Thursday, August 23, 2007

Montoya Stars In "NASCAR In Primetime" Episode Two

I settled-in with my DVR to watch the second episode of ABC's NASCAR in Primetime series with a little trepidation. The first installment was an interesting event, and pulled fans over to ABC simply because of the word NASCAR. Now, the challenge for the network was to hold them.

Despite what the summertime TV ratings might say, the second episode of this series was simply riveting. The words and emotions of the drivers and the many others interviewed worked so well together, I went back and watched the entire thing again.

Now, I understand much better what the ABC News production team was trying to do with these selected individuals. The sagas of Johnny Sauter, Mark Martin, and Juan Pablo Montoya were in reality several months old. But, with outstanding video and audio editing, the show stepped out of the "news" mode and stood on its own as a slice-of-life documentary.

Sauter's words were particularly emotional, and really allowed both his strengths and flaws to be exposed to the viewers. Through the additional comments of his girlfriend, crew chief, and even his grandmother, this complicated man was simply shown for who he is without judgement or reproach. That was the power of the Sauter piece, having the true nature of this driver revealed by his family, co-workers, and ultimately...him.

Mark Martin finally cleared-up for a lot of fans his true feelings about all the people in the media that hammered him to get back in the car for the entire season. Basically, he said they did not know him and were naive. After thirty years in racing, it meant nothing for Mark to be tops in points very early in a very long season. Throughout this piece his family and his new found enthusiasm for his part-time racing career were wonderfully balanced. Looking thin and small out of uniform, the Mark Martin on this episode was an introspective and thankful man.

Finally, the best part of the entire show was none other than the "Latino Intimidator." Juan Pablo Montoya has been picking up more Internet nicknames than Barack Obama. There has rarely been this polarizing a force in NASCAR, and the fact that he does not even have a strong fanbase at the track seems to mean absolutely nothing to him.

Montoya simultaneously draws and repels NASCAR fans. His talent, his charisma, and the sheer curiosity of finding out who this man really is brings the fans to anything in the media with his name on it. But, just as quickly, his lack of respect for his peers, his seemingly arrogant manner, and the lingering smell of an "open-wheel whiner" causes fans to take a step back.

He can be a wonderful family man in his motorhome one minute, and then a self-absorbed primadona who can never be wrong the next. Whether he is the next Dale Earnhardt Sr. or just another open-wheel hotshot who came and went is going to be fascinating. The words he speaks in this episode were not heard anywhere else. ABC had a point in saying that lots of this content was exclusive.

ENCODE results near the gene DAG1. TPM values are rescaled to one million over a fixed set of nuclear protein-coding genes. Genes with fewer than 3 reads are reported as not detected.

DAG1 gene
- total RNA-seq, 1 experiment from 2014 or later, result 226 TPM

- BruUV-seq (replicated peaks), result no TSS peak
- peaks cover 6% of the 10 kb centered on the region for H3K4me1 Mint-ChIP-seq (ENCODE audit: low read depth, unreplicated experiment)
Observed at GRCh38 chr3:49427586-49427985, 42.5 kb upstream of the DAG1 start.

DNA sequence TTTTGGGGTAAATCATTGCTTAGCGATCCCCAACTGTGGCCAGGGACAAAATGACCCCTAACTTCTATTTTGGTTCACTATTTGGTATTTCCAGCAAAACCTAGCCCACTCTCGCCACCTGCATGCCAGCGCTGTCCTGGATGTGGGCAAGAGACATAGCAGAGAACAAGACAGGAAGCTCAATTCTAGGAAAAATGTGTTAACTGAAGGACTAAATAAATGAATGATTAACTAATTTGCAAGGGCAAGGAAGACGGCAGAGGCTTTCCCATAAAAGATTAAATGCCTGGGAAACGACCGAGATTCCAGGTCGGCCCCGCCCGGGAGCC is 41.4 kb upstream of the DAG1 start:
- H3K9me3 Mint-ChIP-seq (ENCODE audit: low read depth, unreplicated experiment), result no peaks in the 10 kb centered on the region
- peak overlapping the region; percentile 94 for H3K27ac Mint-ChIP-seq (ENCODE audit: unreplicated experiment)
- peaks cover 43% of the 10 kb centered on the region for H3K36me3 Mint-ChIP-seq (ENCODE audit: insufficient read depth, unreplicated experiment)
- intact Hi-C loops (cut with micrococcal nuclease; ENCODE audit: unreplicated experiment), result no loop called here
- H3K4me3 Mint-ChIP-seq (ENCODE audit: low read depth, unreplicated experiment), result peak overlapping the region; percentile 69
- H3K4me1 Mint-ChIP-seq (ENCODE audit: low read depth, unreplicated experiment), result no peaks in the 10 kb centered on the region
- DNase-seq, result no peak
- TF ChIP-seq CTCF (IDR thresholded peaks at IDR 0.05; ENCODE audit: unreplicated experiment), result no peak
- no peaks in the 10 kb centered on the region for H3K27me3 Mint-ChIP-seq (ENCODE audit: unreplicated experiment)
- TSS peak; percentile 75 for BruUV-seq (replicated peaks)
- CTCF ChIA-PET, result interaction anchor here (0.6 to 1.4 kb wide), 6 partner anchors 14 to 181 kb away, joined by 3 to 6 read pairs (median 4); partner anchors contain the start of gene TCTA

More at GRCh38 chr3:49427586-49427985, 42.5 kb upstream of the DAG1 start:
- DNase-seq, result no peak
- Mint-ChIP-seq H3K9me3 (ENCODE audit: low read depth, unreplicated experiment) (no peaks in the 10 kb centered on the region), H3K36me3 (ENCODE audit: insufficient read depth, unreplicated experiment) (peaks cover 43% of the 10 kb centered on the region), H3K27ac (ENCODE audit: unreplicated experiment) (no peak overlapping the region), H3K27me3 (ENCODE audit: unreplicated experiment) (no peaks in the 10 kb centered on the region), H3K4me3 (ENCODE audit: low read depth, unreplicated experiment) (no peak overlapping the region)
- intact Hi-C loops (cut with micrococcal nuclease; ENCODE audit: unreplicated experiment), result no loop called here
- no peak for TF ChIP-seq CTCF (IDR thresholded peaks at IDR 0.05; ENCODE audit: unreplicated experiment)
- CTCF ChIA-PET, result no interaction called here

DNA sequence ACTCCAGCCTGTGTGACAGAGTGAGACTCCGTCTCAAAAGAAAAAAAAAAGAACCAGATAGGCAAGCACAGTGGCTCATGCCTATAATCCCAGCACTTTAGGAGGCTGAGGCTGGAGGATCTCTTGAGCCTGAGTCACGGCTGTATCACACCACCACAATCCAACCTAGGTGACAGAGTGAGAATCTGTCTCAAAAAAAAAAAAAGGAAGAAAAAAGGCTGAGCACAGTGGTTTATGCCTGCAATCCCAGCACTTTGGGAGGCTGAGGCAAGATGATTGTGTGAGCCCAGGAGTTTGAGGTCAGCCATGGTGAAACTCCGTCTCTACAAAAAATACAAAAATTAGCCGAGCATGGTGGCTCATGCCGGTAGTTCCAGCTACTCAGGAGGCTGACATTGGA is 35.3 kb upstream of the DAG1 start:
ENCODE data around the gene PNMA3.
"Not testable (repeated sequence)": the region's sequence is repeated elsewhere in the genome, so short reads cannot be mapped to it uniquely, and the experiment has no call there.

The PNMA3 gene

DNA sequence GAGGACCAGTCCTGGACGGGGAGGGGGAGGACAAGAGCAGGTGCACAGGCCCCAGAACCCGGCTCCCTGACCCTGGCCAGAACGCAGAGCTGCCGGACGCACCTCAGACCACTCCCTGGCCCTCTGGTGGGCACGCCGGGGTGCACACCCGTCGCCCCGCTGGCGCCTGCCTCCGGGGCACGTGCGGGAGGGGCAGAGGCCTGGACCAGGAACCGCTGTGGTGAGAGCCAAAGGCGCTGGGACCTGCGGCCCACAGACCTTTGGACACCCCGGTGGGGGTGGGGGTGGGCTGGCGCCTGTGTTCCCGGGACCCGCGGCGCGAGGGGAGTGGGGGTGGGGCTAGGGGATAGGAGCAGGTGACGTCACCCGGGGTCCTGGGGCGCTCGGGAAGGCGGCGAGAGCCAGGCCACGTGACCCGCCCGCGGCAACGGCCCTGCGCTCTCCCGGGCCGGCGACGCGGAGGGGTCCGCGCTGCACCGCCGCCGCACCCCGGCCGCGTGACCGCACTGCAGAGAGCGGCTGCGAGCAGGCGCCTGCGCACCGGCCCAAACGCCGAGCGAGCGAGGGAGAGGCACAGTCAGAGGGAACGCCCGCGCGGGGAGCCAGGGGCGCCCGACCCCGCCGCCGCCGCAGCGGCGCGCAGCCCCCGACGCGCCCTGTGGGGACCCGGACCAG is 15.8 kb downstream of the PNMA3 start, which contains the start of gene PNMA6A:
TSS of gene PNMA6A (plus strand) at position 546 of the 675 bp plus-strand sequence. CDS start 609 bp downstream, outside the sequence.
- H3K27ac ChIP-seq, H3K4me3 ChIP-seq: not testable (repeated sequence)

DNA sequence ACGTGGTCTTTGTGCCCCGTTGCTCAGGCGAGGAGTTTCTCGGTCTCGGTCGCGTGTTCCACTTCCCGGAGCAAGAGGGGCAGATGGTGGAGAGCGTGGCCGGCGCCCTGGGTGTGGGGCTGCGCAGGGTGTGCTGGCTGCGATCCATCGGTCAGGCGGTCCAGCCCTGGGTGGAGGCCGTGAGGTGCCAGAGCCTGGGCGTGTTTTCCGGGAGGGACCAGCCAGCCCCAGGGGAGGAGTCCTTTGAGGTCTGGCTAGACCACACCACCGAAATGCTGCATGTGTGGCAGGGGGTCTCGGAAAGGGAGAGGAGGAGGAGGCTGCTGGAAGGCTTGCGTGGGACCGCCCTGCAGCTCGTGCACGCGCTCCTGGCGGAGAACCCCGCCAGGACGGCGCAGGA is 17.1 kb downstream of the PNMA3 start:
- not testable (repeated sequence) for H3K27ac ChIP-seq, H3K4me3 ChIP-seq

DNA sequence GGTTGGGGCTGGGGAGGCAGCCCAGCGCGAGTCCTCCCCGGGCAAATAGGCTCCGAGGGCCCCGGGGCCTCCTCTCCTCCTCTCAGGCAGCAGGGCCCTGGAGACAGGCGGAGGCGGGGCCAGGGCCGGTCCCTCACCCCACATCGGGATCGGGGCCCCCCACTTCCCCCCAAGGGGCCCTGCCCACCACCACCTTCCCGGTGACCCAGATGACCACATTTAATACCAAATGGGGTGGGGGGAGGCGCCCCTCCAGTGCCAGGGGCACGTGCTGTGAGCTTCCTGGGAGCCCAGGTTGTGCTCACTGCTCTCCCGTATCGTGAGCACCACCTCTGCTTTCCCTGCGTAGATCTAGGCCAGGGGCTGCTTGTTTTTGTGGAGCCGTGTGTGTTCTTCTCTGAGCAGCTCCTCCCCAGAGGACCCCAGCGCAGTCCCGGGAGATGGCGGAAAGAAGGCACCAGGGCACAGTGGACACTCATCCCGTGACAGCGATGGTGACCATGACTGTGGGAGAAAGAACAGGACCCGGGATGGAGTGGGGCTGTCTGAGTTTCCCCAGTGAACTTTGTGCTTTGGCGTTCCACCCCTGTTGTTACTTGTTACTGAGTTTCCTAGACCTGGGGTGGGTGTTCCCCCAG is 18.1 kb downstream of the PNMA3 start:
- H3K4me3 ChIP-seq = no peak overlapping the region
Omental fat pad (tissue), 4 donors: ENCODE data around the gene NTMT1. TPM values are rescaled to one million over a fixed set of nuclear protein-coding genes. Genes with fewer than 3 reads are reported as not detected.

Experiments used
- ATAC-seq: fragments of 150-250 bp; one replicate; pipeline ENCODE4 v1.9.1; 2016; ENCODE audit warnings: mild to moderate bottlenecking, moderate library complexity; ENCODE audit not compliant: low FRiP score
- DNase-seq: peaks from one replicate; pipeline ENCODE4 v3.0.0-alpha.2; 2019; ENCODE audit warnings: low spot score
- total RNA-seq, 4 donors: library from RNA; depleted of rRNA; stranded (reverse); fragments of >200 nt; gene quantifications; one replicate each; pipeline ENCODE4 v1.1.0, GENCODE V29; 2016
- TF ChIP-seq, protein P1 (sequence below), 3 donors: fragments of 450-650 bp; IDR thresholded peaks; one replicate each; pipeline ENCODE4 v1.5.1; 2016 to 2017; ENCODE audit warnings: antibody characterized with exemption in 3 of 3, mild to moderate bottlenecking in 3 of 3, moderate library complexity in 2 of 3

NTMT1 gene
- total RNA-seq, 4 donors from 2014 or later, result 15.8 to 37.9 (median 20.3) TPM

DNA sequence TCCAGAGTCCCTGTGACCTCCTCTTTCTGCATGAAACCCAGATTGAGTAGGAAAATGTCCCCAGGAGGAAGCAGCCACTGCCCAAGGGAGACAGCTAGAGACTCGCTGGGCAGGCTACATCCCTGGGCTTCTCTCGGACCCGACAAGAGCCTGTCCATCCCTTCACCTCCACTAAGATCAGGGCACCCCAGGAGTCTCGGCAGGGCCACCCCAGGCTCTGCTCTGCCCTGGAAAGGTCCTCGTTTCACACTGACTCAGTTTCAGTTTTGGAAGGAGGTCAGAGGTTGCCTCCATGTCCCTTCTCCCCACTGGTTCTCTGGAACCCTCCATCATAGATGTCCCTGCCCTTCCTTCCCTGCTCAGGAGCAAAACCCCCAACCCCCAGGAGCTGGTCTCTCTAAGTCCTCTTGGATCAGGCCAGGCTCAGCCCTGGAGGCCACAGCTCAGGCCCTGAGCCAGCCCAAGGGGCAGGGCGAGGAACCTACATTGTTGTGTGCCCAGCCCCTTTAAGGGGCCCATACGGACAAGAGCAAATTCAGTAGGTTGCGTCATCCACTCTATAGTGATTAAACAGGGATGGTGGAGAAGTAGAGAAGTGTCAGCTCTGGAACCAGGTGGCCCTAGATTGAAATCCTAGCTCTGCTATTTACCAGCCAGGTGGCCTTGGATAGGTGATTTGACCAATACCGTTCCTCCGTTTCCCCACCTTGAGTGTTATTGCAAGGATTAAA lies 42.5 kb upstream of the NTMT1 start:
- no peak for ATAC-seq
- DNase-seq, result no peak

Montoya is flat-out in your face during his time on this show. His mood swings between happy father, loving husband, and aggressive driver were captured with great skill. He was not painted into a character, but allowed to draw his own profile. That is the element that many of the regular NASCAR TV shows do not take the time to do with him. They just paint him as whatever they need to fill their three minutes.

ABC can certainly be blamed for trying their best to keep the redneck image of this sport alive. Their "fans" are right-out of central casting, and seem to represent a lot of what this sport was, rather than is now. The closing sequence was way off-base and jolted the viewer back from the emotional feelings of the three drivers.

Overall, even cynical NASCAR fans have to give ABC a nod on this episode. It was upfront, honest, and presented another slice of three lives that would not be on TV if not for this series. The Survival of the Fastest series on SPEED is great, but built on a different format. This documentary style long form programming approach was a good compromise for both the hardcore fan and the casual viewer.

NASCAR in Primetime lost out for live viewing to the Craftsman Trucks at Bristol on Wednesday night, with good reason. But, as a program to put on the DVR, and watch in a relaxed moment, this episode really stepped-up both the emotion and the action on the track and off. I am going to watch the rest of this series, and I hope ABC can continue their excellent level of TV production.

The Daly Planet welcomes comments from readers. Simply click on the COMMENTS button below, or email if you wish not to be published. Thanks again for taking the time to stop-by and leave your opinion.


Steve in Indiana said...

Being a longtime Mark Martin fan I found this piece to be really refreshing. It was great to see him in his element outside of the racing world and with his family. As for Sauter, wow! I found this to be the segment of the show.